There is no place I have been quite like this part of north Breconshire, the rooftop of
Lichen-covered Birmingham Corporation watershed markers indicate the 11 mile
boundary between the Wales Elan Valley to the north and
to the south. The medieval remains of long huts, summer farm dwellings, remind
us how this region would have once had so many more communities relying on a
land less isolated than today. The tracks of the drovers and evidence of peat
cutting reflect the activities of times gone by. Prehistoric sites scattered
across the area show signs of activity from the Bronze Age and before. The
quartz standing stone on the hill top of Drum Nantygorlan would have been at
least 2 metres tall when upright. Now it rests on its side, pointing walkers to
the isolation beyond. Abergwesyn Commons
Abergwesyn Commons consists of seven contiguous upland commons, and are a prime example of land affected by many external influences. For the last two years colleague Joe Daggett and I have been looking at management of the area through the Abergwesyn Commons Project. We have also worked extensively on the large areas of blanket bog that exist on the commons, carrying out restoration works.
On the westernmost Common there are large gullies that drain from an area of 5-6 acres of bare peat – at worst these are 2.5 metres deep and are down to the mineral soil. Areas of bare peat are not necessarily a bad thing. Small areas of only a few square metres seem to have shifting colonies of cotton grass; bare areas get covered up and covered areas become bare. The golden plover has adapted to using these areas and it looks very much like a natural process of this relatively liquid, unstable peatland. However, the creation of larger areas of bare peat appears to be a culmination of factors caused by people rather than being part of a natural process.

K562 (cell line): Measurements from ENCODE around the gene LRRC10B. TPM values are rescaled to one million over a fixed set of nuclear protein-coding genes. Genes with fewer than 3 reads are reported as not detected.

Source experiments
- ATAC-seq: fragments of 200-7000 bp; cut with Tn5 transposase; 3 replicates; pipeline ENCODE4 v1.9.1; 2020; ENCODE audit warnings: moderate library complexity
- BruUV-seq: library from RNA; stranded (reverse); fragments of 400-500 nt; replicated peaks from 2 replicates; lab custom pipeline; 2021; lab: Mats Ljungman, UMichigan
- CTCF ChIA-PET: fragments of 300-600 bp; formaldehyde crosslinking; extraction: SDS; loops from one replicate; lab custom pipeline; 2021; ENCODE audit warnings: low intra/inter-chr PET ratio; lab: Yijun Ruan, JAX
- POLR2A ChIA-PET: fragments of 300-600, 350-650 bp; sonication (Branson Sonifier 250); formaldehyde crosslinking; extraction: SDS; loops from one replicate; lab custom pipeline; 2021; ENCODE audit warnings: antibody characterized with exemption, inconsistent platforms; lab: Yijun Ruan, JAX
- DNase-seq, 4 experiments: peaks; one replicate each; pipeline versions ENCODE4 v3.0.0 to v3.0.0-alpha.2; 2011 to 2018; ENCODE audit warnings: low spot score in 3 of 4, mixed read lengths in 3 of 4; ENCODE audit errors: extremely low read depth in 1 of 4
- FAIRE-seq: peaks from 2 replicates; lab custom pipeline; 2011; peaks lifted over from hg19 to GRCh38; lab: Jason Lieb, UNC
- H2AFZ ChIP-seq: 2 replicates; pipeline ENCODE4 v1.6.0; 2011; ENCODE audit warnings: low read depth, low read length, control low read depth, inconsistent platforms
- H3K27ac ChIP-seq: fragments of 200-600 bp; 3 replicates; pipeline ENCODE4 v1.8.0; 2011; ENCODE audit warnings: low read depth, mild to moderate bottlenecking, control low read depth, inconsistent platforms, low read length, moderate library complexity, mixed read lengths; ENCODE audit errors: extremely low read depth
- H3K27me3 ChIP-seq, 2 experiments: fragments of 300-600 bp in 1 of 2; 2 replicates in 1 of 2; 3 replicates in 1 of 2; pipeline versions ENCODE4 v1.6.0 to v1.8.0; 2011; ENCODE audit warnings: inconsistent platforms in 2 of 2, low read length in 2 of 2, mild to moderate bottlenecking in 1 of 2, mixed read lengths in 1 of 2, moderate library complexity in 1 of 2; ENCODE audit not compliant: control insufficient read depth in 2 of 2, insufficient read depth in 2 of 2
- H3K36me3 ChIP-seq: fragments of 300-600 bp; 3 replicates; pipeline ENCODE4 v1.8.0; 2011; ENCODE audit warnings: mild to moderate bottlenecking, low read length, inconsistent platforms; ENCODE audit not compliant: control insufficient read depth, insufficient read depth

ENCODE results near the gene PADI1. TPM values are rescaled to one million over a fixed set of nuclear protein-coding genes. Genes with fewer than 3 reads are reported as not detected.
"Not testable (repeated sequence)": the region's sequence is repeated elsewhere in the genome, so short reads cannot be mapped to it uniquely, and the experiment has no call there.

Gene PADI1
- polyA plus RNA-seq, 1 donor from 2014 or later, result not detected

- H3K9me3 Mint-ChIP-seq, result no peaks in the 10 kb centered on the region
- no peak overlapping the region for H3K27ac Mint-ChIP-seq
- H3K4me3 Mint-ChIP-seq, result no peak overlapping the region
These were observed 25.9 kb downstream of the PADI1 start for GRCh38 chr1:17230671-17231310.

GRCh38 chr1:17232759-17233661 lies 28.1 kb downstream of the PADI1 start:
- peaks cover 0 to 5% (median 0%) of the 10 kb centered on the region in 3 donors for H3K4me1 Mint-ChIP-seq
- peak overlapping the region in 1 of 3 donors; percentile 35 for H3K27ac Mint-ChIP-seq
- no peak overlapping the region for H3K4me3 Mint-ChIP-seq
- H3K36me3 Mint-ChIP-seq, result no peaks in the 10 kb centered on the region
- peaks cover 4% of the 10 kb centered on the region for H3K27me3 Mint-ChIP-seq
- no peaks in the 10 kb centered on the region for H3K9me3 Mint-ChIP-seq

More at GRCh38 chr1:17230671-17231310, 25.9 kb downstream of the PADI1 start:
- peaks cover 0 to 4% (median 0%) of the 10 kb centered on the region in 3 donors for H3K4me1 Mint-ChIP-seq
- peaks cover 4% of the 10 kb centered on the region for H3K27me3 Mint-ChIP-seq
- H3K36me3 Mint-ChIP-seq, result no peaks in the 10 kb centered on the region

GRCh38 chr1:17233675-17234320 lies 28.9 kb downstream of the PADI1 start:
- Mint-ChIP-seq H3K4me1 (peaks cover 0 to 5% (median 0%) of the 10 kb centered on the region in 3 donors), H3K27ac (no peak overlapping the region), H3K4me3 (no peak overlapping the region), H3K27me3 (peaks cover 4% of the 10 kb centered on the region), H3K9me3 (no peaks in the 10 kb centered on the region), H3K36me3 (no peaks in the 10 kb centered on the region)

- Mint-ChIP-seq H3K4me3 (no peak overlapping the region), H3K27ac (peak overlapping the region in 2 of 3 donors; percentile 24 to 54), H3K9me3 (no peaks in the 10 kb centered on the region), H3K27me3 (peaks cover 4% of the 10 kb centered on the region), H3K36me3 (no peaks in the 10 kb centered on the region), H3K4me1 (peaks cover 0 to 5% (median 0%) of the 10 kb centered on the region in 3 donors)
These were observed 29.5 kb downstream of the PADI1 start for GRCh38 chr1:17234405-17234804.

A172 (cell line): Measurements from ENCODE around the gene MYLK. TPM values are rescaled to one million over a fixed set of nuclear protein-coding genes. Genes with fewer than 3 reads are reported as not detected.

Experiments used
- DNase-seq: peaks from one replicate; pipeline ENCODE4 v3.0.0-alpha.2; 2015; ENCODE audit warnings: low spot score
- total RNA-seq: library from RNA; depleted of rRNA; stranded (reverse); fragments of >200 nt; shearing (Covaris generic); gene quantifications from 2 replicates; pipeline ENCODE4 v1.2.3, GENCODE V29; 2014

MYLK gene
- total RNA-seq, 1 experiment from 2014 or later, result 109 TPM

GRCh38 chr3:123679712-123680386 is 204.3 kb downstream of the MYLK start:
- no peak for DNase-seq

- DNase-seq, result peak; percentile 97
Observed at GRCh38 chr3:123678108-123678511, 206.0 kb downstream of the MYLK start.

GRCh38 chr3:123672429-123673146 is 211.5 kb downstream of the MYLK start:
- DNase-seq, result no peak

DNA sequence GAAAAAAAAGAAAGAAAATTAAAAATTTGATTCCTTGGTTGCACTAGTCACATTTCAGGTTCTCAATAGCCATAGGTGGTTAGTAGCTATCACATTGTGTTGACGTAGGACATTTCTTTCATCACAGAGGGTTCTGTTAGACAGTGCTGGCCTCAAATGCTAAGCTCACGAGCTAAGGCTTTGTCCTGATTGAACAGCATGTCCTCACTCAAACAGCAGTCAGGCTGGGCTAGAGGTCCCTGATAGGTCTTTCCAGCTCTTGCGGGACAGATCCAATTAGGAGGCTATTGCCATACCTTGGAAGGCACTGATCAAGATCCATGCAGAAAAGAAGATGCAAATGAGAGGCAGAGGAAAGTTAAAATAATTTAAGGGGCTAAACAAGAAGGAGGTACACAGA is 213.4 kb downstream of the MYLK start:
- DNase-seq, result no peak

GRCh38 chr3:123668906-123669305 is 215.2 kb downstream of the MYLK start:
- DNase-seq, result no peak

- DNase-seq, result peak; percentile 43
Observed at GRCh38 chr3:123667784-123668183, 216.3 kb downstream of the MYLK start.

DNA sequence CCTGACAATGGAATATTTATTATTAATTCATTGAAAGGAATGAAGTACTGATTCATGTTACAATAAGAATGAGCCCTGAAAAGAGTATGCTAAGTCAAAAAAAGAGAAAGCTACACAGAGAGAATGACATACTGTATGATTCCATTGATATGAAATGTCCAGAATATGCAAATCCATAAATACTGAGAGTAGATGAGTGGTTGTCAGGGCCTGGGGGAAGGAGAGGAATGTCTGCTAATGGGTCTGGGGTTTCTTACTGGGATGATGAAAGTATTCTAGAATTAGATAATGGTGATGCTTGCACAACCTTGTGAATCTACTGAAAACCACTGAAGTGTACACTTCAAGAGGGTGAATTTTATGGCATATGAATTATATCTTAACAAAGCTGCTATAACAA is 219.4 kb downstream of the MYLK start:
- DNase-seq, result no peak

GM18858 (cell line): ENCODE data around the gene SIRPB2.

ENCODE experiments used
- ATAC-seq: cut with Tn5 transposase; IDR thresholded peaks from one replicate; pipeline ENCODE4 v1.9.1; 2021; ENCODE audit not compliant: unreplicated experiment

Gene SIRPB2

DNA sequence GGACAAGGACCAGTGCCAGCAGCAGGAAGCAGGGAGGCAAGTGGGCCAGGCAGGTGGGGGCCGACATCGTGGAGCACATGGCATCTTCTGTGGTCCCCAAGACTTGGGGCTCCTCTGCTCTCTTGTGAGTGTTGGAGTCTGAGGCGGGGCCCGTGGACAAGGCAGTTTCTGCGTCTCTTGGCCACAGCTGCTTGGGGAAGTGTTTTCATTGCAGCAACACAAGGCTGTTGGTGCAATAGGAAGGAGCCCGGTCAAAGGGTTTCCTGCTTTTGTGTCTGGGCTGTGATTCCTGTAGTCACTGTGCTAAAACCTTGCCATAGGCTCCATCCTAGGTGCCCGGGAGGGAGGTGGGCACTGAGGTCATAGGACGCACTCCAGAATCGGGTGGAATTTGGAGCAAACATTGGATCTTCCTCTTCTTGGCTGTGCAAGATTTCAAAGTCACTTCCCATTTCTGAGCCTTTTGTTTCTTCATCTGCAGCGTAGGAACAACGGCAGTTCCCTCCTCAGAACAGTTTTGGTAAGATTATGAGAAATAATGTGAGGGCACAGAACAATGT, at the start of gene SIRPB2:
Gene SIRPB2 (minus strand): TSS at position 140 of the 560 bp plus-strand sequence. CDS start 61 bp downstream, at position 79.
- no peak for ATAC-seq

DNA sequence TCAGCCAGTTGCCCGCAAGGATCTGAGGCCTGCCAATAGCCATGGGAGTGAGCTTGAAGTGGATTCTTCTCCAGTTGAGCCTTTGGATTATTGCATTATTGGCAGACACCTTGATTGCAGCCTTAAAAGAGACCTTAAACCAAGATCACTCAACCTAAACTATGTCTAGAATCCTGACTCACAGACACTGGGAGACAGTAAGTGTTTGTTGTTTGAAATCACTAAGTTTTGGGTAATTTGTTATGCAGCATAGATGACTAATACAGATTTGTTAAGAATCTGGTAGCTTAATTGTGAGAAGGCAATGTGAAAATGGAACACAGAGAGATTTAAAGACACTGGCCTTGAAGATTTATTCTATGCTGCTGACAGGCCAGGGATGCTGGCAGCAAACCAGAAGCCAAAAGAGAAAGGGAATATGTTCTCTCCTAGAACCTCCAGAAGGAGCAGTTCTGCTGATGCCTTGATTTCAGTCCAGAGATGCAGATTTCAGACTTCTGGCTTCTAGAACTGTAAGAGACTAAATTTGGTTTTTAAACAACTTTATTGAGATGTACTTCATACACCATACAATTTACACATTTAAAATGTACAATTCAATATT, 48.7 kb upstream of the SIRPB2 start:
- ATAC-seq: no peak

Thousands of acres of the west side of Abergwesyn Commons are dominated by purple moor grass, Molinia caerulea, creating a huge fire hazard from the litter it leaves every year when it dies back. When fire takes a hold here, square kilometres of vegetation are burnt. Ash from the burn further encourages the Molinia, which progressively overwhelms other bog species and aids the drying of the peat. Often these fires are superficial and only the tops of the plants are lost, but if the fire gets into the peat it can burn for weeks, even months. The damage this does to the habitat is significant.
It is likely that fire damage contributed to the creation of this larger area of bare peat but, however it started, it is clear that the area is increasing in size. We decided to target one area owned by the Trust, and a series of terraces/small dams was created to slow the water flowing away from the area, catching the peat before it got washed away. Materials local to the site were used, such as peat from hags, and chunks of bare peat that had fallen from undercut banks and from lone, small hags that had been isolated through erosion. The vegetation from on top of these hags has been used to help bind the dams and stabilise them. So far these terraces seemed to have worked well.
Mowing the Molinia